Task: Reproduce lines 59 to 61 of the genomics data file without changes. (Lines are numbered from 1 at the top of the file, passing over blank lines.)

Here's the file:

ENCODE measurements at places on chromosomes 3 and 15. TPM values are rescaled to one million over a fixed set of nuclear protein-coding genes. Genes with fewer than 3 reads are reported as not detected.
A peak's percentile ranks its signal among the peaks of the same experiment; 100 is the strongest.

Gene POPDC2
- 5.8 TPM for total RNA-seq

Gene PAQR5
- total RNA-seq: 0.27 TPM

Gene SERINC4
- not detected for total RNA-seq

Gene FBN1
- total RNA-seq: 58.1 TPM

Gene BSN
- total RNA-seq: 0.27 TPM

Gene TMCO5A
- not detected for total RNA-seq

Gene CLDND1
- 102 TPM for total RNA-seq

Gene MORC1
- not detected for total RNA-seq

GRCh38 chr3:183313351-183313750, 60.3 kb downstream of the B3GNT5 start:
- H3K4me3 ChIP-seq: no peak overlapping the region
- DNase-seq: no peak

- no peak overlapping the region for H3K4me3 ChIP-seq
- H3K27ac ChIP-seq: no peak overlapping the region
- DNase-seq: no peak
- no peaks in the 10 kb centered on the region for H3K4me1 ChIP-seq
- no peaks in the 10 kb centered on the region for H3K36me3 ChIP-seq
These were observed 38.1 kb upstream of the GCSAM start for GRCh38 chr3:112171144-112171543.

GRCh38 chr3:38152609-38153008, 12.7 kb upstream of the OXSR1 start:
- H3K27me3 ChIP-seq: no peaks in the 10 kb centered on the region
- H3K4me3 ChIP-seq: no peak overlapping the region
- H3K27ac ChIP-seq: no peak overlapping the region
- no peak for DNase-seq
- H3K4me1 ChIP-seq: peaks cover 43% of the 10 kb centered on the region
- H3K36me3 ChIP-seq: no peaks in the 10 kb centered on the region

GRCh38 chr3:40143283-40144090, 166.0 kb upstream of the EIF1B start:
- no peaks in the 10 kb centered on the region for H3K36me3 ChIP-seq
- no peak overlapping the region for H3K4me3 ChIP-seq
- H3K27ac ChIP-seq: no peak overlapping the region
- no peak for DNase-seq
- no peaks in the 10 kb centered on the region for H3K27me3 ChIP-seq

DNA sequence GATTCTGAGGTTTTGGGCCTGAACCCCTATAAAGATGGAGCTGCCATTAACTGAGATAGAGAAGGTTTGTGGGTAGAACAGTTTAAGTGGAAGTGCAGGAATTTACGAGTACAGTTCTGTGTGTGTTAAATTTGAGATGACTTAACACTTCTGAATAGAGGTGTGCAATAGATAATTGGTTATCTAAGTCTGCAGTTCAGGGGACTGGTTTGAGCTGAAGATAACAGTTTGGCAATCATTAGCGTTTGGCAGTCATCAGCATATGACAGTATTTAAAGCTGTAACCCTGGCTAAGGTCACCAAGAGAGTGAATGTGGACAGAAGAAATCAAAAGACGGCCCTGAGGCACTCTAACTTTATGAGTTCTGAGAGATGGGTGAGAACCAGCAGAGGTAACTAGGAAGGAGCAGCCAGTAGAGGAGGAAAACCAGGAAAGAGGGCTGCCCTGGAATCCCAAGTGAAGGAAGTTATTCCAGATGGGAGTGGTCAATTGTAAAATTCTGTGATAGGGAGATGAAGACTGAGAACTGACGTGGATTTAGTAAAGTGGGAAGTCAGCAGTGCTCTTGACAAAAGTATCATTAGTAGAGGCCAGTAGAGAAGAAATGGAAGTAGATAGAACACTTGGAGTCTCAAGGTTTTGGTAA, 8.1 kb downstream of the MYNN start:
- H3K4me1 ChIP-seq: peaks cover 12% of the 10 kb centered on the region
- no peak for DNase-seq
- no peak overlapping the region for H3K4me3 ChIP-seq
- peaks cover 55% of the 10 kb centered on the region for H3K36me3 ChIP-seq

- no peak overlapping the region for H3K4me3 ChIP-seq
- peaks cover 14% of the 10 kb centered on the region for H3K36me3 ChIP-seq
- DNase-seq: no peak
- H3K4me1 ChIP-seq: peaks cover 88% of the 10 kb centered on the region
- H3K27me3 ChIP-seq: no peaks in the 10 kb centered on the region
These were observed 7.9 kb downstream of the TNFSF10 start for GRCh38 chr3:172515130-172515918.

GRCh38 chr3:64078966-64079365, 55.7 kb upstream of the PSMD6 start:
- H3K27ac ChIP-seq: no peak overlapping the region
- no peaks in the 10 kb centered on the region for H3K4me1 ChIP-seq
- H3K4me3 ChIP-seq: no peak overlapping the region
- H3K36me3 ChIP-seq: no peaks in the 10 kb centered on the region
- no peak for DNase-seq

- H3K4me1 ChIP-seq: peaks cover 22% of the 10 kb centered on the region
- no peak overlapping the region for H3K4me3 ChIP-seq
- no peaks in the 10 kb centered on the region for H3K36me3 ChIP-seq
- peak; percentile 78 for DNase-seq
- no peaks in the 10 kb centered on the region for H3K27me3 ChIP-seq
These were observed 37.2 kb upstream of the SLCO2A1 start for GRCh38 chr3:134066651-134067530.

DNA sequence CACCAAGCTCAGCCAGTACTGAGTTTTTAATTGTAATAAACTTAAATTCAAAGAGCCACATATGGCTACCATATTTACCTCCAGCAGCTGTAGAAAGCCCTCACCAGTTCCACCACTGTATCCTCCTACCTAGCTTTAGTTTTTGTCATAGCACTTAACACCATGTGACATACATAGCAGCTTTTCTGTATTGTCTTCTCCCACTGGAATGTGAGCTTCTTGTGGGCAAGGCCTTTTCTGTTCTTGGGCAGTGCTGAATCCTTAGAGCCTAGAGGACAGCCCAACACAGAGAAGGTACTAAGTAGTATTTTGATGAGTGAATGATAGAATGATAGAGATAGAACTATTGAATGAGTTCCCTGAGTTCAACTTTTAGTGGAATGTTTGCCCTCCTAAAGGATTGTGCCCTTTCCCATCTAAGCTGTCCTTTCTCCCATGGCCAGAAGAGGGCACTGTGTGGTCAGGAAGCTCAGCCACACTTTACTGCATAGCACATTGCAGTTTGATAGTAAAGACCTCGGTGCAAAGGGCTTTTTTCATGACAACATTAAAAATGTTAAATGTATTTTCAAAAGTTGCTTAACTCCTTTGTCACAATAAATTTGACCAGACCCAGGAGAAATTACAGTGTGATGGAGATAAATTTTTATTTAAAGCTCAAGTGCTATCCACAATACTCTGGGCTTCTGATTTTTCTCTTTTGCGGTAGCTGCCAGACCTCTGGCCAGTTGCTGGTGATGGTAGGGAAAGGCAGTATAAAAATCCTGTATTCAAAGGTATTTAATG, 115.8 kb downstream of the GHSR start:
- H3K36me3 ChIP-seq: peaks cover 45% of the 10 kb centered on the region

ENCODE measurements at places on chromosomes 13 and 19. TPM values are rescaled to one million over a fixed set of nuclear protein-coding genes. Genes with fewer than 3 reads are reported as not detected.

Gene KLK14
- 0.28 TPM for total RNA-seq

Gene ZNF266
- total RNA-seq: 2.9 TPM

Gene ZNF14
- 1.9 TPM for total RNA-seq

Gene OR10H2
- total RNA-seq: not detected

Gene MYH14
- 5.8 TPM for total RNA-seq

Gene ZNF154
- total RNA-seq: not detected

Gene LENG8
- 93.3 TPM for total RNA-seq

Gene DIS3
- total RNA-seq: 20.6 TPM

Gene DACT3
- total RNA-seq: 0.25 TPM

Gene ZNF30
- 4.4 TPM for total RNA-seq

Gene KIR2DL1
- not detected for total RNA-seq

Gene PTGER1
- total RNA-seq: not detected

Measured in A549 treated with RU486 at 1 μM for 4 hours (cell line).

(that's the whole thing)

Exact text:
- no peak overlapping the region for H3K4me3 ChIP-seq
- no peaks in the 10 kb centered on the region for H3K36me3 ChIP-seq
- peak; percentile 78 for DNase-seq